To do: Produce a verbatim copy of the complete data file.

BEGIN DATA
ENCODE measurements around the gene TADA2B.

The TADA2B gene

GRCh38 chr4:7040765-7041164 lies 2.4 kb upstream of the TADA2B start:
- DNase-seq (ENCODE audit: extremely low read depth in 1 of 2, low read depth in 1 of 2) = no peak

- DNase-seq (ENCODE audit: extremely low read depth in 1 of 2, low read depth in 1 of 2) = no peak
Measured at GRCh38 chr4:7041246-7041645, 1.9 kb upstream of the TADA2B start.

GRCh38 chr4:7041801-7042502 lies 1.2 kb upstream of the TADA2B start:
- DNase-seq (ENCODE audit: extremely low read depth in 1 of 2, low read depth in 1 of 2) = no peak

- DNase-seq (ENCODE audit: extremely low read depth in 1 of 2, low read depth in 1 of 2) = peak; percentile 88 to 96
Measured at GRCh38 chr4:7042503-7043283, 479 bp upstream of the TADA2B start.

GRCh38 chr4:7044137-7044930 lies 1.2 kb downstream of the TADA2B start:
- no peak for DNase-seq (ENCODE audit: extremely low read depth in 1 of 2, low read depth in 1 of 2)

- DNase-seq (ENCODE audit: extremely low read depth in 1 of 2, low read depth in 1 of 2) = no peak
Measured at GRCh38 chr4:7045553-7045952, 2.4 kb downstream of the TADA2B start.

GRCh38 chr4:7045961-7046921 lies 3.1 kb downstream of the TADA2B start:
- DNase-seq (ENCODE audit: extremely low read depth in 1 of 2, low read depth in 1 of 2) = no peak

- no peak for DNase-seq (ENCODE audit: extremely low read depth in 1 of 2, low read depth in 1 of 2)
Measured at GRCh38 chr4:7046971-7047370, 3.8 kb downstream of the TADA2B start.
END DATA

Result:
ENCODE measurements around the gene TADA2B.

The TADA2B gene

GRCh38 chr4:7040765-7041164 lies 2.4 kb upstream of the TADA2B start:
- DNase-seq (ENCODE audit: extremely low read depth in 1 of 2, low read depth in 1 of 2) = no peak

- DNase-seq (ENCODE audit: extremely low read depth in 1 of 2, low read depth in 1 of 2) = no peak
Measured at GRCh38 chr4:7041246-7041645, 1.9 kb upstream of the TADA2B start.

GRCh38 chr4:7041801-7042502 lies 1.2 kb upstream of the TADA2B start:
- DNase-seq (ENCODE audit: extremely low read depth in 1 of 2, low read depth in 1 of 2) = no peak

- DNase-seq (ENCODE audit: extremely low read depth in 1 of 2, low read depth in 1 of 2) = peak; percentile 88 to 96
Measured at GRCh38 chr4:7042503-7043283, 479 bp upstream of the TADA2B start.

GRCh38 chr4:7044137-7044930 lies 1.2 kb downstream of the TADA2B start:
- no peak for DNase-seq (ENCODE audit: extremely low read depth in 1 of 2, low read depth in 1 of 2)

- DNase-seq (ENCODE audit: extremely low read depth in 1 of 2, low read depth in 1 of 2) = no peak
Measured at GRCh38 chr4:7045553-7045952, 2.4 kb downstream of the TADA2B start.

GRCh38 chr4:7045961-7046921 lies 3.1 kb downstream of the TADA2B start:
- DNase-seq (ENCODE audit: extremely low read depth in 1 of 2, low read depth in 1 of 2) = no peak

- no peak for DNase-seq (ENCODE audit: extremely low read depth in 1 of 2, low read depth in 1 of 2)
Measured at GRCh38 chr4:7046971-7047370, 3.8 kb downstream of the TADA2B start.